As we weep for the those lost in evil, we hold out the hand of redemption, likewise redeeming ourselves from our own separation. They may not respond and take the hand of redemption that is stretched out to them by way of our weeping for them, and we may need to stand our ground once again, dealing with the reality of their actions. However, we do not need to choose between standing our ground and being in compassion, we can walk that thin line. When we stand our ground without weeping for the losses and the loss of our brother or sister residing in the dark, just like in family systems, we condemn ourselves and other generations to live out the separation in ways yet to unfold. Sometimes a heart needs to break in order to open – and so we can lament the losses of Adolf Hitler, Joseph Stalin, Pol Pot and the many other tyrants on both international and private stages – for what they have lost is their soul, this is indeed something to weep for and to mourn. In doing so we encounter our own longing and separation from the mother and father of us all, the Divine.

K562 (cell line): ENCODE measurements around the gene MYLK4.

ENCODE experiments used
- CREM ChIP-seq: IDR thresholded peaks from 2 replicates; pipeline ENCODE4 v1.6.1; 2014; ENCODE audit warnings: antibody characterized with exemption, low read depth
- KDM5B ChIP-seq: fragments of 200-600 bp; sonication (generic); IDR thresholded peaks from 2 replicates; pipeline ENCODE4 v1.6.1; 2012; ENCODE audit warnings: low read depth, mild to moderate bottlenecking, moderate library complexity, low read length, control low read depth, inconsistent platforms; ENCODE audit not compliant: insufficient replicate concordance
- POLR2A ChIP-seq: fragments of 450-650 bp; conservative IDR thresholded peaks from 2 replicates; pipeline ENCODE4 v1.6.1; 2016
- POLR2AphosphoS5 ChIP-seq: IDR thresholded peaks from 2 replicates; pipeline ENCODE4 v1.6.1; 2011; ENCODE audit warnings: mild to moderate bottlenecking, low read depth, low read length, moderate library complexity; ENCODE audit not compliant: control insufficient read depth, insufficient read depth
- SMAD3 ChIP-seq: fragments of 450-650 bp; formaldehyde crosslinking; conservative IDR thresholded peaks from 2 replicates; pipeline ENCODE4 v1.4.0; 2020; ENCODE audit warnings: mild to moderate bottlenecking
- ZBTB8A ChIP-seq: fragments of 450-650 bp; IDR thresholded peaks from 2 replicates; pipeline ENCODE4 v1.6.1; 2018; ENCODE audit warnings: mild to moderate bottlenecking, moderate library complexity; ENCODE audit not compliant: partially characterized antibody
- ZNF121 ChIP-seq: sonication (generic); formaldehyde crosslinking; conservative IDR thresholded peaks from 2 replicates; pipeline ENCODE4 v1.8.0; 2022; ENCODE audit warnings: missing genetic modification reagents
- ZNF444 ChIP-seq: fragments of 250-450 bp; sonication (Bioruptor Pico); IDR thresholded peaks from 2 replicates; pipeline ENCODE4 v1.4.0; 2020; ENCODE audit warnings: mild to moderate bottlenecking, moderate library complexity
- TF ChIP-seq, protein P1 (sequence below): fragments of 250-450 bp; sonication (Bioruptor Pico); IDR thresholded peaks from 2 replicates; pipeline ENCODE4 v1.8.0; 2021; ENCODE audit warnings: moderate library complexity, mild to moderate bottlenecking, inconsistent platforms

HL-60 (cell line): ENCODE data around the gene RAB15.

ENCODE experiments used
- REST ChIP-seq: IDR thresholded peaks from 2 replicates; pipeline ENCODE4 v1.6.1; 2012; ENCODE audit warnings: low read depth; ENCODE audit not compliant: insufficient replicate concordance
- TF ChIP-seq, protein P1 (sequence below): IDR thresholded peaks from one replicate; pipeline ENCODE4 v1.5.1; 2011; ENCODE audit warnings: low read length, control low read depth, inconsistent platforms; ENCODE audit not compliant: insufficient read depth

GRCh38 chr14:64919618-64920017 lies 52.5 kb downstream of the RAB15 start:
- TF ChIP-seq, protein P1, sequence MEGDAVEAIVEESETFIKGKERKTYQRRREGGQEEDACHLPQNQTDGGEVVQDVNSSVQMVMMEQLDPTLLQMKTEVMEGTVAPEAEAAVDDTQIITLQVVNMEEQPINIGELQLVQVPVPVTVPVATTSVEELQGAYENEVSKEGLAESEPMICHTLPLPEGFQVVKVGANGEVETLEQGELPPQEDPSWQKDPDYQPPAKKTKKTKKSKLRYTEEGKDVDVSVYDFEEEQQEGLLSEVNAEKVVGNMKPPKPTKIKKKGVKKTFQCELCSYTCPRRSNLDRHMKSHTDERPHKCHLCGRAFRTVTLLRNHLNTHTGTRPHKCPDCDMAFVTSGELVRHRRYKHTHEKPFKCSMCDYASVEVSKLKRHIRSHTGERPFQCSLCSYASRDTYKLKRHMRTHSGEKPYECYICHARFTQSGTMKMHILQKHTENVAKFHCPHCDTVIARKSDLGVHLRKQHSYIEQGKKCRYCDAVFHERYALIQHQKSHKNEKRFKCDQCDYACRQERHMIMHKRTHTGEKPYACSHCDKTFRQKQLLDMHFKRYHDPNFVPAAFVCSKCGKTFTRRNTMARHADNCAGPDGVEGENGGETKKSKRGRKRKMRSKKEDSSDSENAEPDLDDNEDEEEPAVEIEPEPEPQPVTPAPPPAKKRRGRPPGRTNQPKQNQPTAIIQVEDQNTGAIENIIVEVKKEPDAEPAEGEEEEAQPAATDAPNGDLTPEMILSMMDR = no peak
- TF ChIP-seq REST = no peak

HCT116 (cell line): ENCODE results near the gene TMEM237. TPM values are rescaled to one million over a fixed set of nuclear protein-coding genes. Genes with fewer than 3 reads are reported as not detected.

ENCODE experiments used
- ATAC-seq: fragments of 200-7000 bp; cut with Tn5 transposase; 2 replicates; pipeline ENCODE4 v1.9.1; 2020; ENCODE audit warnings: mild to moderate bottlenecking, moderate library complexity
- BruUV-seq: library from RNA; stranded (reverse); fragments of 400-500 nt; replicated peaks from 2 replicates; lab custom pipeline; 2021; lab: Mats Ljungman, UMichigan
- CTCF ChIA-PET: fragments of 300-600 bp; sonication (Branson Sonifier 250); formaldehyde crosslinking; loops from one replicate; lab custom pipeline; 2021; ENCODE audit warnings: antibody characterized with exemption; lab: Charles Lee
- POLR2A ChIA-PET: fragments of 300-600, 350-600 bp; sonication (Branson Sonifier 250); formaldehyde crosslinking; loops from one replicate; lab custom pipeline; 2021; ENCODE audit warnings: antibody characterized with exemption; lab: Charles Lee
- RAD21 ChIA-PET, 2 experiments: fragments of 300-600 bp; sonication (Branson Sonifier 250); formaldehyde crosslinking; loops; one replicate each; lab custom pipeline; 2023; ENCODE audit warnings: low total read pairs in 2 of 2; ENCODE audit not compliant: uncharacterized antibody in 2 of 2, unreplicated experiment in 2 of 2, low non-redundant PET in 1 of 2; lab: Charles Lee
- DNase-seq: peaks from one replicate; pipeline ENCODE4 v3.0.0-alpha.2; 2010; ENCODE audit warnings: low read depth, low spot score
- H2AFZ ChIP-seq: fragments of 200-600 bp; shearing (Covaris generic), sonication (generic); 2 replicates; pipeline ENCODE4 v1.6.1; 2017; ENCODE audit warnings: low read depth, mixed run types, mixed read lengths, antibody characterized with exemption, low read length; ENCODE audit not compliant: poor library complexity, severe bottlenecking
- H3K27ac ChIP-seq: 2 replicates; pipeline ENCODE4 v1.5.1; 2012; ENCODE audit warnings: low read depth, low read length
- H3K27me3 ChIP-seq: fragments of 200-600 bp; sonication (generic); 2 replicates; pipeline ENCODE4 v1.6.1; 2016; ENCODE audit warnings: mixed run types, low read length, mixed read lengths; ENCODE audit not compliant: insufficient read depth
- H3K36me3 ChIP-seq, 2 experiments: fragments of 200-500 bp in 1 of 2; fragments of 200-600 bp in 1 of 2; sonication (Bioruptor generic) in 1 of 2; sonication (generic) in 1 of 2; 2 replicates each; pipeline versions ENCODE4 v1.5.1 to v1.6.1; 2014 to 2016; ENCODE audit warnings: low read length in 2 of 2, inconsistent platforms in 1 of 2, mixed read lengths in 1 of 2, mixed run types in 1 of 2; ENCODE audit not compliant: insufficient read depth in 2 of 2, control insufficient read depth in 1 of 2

So perhaps, and not out of pity, condescension, or from a point of the good forgiving the bad, one of the keys can be to weep for the tyrants in government, the oil men, those who run big pharma etc., not for what they do to our beautiful and exquisite planet, but for what they do to themselves, for truly they are like the prodigal son for whom we await return. Meanwhile, we chastise, object and say no, as a loving parent, and pray that they will one day return to the bosom of fellowship with all of humanity, not to do as we say, but to unfold in their own way as they redeem themselves from the self-afflicted and afflicted damage. The door must always remain open, thoughtfully guarded, but not fenced off, forever in the hope that they will hear the call of belonging. When we push against them, we join them in their particular self-created hell and we become the blind leading the blind, unable to crawl on hands on knees back to the light, but engaged in a battle in which few are redeemed and no-one can win, so we stand waiting at the doorway, longing for their return, but ready to defend what is good when they cannot hear the call and attack. And so they attack, we fend them off, we go back to the door and wait again patiently, calling to them with our longing, and we do this for as long as it takes – so that they can know that they still belong. This is my prayer and my great hope. For our pain and anger towards these men and women of evil, is truly the pain of having lost a family member and our deepest longing is to welcome them home, as we ourselves long to return home to innocence once more and that our days of atoning for all that has gone before can finally come to an end – in peace. It is our loss of innocence that we are angry about and this cuts like a knife into our soul, we long for our eyes to unsee what we have seen, we long for our hearts to be unbroken, as we long for our words of malice to be unspoken, and our deeds to be undone. We seek redemption, and for that we need to understand that opinions are a function of the mind, for the heart has no opinions. Our redemption, as always, awaits us in the heart.